In the early 2000s, the average worker paid about $2,000 for his or her share of health care benefits and out-of-pocket expenses.Today, those same employees are paying nearly $5,000 for the same coverage.
Try explaining that kind of spike in costs to employees when the topic of employer-sponsored health care coverage comes up.
“Employee contribution rates have accelerated dramatically in the past 10 years, and one reason is advances in technology,” said Tim Nimmer, chief health care actuary for consultancy Aon Hewitt.
According to a 2013 Aon Hewitt analysis, employee contributions and out-of-pocket costs climbed from $2,011 in 2004 to a projected $4,969 in 2014. But getting employees to understand and appreciate how much their employer contributes to their health care plan can still be a challenge.
“You hear a retiree say, ‘I remember when my health care spend was $1 a month.’ ” Nimmer said. “We take for granted the types of technology we have today. We always want the best and we want it now. We don’t want care that’s outdated by 10 or 20 years. Employers have paid that cost.”
In 2011, 44 percent of workers surveyed said their benefits were 'definitely worth it,' given the out-of-pocket costs. Last year that figure dipped to 32 percent, according to a Mercer survey.
According to the 2013 Mercer Workplace Survey, the perceived value of benefits is eroding among workers who complain about out-of-pocket health care expenses. In 2011, 44 percent of workers surveyed said their benefits were “definitely worth it,” given the out-of-pocket costs. Last year that figure dipped to 32 percent, according to the Mercer survey. And nearly three-fourths of employees surveyed feel that their employers should offer better benefits.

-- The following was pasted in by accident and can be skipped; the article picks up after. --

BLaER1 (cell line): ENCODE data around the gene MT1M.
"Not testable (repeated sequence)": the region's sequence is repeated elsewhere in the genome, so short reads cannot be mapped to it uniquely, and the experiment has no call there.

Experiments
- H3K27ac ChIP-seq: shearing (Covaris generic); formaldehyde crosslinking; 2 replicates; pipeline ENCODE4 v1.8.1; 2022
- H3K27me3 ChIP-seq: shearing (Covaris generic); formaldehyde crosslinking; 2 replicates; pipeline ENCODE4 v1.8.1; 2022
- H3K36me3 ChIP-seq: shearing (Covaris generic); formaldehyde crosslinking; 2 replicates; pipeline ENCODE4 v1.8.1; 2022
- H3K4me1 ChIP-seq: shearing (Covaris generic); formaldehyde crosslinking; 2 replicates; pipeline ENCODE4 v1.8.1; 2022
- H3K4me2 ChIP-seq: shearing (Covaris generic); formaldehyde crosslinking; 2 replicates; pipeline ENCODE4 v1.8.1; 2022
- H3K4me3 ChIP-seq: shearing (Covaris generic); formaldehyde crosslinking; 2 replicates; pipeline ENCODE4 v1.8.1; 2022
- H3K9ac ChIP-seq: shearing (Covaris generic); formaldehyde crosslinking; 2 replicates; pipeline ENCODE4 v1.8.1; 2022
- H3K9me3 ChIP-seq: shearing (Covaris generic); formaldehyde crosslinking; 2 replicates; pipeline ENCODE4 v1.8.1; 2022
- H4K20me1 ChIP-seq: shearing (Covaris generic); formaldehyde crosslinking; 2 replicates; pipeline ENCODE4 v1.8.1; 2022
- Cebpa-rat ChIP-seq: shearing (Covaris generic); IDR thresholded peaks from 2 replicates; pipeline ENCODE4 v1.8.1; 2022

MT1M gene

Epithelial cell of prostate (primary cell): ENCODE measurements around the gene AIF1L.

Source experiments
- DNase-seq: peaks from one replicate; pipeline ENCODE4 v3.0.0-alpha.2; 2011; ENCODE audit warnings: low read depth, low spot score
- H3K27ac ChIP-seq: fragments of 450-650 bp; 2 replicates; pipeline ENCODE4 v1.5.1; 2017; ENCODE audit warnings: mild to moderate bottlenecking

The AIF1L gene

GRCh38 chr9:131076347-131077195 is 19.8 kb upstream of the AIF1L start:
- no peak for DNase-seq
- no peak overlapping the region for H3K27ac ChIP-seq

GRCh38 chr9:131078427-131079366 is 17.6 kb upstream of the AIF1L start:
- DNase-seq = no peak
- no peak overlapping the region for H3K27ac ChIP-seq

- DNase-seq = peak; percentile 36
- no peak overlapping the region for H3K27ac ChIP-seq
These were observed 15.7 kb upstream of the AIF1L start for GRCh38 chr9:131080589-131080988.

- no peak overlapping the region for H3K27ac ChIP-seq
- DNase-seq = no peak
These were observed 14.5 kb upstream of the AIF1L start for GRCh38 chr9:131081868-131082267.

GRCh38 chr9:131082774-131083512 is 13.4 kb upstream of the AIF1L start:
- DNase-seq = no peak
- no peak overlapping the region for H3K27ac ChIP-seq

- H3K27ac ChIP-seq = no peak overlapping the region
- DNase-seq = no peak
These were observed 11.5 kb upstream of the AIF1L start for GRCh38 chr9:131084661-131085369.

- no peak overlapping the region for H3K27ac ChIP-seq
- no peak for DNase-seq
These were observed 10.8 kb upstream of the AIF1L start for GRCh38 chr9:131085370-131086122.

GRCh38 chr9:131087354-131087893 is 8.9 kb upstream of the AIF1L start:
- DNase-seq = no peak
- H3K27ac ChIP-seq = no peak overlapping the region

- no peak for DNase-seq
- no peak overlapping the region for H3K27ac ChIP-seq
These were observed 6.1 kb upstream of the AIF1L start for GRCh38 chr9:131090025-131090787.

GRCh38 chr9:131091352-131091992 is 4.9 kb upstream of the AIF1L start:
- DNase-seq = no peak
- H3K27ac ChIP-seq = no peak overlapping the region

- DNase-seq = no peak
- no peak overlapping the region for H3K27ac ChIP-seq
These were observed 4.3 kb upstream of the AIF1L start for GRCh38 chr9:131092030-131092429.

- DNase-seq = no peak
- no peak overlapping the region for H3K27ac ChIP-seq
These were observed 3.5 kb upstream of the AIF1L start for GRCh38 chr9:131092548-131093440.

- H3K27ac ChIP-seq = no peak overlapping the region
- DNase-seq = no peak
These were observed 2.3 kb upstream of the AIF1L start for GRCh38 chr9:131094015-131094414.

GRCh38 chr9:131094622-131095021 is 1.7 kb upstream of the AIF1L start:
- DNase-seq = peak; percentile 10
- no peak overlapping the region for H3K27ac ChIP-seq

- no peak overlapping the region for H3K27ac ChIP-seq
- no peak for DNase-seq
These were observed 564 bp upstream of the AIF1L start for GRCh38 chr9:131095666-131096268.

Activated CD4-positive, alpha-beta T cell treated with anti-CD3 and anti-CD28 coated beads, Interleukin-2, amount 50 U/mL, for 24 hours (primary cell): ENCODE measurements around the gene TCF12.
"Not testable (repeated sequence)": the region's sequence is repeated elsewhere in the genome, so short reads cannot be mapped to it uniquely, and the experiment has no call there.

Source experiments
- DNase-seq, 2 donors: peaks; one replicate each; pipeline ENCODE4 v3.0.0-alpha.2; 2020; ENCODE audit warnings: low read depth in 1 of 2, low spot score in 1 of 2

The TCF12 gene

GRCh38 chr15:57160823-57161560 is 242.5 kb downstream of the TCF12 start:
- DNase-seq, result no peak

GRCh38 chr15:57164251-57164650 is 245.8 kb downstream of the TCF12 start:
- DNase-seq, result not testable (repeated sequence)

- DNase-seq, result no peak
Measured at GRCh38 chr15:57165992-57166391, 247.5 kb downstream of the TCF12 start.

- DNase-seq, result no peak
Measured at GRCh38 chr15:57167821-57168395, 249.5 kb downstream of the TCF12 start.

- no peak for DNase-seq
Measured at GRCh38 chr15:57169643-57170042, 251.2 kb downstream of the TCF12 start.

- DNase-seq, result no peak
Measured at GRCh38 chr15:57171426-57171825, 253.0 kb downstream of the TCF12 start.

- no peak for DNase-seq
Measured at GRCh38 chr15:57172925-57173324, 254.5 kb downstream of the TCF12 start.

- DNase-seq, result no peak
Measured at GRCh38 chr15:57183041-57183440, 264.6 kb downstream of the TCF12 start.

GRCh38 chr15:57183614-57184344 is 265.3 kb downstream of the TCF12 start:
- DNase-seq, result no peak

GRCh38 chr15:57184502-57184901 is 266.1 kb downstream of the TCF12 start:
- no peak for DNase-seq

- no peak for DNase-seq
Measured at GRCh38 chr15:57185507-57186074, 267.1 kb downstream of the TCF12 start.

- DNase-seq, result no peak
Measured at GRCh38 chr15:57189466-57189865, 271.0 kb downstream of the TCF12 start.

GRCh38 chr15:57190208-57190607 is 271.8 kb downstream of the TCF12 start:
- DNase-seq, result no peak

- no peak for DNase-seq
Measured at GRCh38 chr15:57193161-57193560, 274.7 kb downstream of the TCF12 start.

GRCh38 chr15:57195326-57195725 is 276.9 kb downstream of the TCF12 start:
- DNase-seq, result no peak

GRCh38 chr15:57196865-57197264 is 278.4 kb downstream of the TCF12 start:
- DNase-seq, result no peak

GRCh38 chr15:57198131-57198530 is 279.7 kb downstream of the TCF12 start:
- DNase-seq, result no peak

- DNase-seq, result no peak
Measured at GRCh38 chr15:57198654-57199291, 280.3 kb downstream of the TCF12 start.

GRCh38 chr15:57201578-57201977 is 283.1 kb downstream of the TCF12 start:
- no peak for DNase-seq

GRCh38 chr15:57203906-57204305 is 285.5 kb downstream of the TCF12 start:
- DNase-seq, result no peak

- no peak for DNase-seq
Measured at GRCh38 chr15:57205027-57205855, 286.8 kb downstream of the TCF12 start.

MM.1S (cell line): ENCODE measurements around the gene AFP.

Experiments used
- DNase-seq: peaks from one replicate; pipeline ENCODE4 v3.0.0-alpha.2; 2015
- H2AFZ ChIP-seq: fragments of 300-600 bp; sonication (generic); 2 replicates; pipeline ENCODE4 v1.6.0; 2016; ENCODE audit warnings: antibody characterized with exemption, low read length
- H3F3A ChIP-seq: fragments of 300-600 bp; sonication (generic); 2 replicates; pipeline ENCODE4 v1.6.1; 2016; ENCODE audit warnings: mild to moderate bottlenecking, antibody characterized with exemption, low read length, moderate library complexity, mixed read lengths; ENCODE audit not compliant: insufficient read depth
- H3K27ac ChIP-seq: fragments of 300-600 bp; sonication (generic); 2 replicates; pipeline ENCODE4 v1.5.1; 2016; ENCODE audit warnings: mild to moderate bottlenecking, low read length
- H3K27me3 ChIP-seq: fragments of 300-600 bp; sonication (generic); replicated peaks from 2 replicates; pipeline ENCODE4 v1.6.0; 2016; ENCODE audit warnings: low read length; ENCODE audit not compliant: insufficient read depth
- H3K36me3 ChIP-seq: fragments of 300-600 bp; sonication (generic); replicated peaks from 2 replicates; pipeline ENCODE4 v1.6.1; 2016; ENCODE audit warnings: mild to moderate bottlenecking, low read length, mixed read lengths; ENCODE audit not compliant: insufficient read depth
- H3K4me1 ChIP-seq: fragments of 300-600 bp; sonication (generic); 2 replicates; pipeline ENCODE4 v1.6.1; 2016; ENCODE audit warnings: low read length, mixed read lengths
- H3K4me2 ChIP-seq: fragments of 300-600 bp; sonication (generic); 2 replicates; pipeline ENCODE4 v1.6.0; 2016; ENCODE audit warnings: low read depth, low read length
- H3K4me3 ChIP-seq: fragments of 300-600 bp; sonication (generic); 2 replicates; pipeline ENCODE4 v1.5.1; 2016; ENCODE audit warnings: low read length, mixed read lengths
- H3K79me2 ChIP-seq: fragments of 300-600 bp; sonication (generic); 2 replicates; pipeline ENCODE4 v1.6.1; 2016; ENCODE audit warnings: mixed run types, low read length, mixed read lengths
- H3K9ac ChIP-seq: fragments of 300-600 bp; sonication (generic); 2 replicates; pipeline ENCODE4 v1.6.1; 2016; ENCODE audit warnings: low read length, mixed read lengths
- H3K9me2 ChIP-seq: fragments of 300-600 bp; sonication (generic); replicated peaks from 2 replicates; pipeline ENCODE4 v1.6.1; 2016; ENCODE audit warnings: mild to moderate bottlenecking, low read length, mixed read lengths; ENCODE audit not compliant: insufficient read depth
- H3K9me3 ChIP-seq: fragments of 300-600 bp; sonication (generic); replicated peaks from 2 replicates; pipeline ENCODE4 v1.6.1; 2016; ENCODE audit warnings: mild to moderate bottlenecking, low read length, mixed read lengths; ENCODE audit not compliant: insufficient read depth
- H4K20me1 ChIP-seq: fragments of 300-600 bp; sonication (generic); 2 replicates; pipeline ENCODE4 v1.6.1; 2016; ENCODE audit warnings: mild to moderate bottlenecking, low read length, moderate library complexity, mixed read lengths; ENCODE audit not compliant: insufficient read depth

The most prevalent way to shift costs is through plan design changes like increasing deductibles, copayments or coinsurance, Nimmer said.
“These are the most easily communicated to employees,” he said. “If you change a deductible from $500 to $700, employees know what that means and we know that there’s an immediate impact on health care costs.” Other cost-saving strategies that don’t involve benefit plan changes include steering employees to the most cost-effective providers and using wellness incentives to encourage better lifestyle choices, he said. “Employers have a lot of different levers that they can pull.”
While employees need information to help them understand why and how their out-of-pocket expenses are increasing, Joann Hall Swenson, a communications consultant at Aon Hewitt, said that too much information can be a bad thing.
“We often find that clients, especially HR leaders and in the C-suite, want to give employees the whole rationale behind these changes. We say that’s well and good but employees want personal information about their health plan,” she said. “They want to know, ‘When I go into the doctor, what’s it going to cost me? Keep your rationale and all the details for the C-suite. People get lost and really annoyed. For employees, think about how communicating clearly and personally is important.”
In fact, more employees are asking for personal guidance in choosing their benefits than ever before, she said.
When health care was very inexpensive for employees, “you didn’t need that much information, but because of the complexity of health care today and the rising costs and all the different tools and options that they have, it’s confusing,” Swenson said.
According to David Slavney, a communications consultant with Mercer, the key message to employees needs to be, “We are all in this boat together.”
“Costs are going up for employers, too,” he said. “Certainly, employers are talking about how those costs are divided between employer and employee, but it’s a very tough conversation to have.”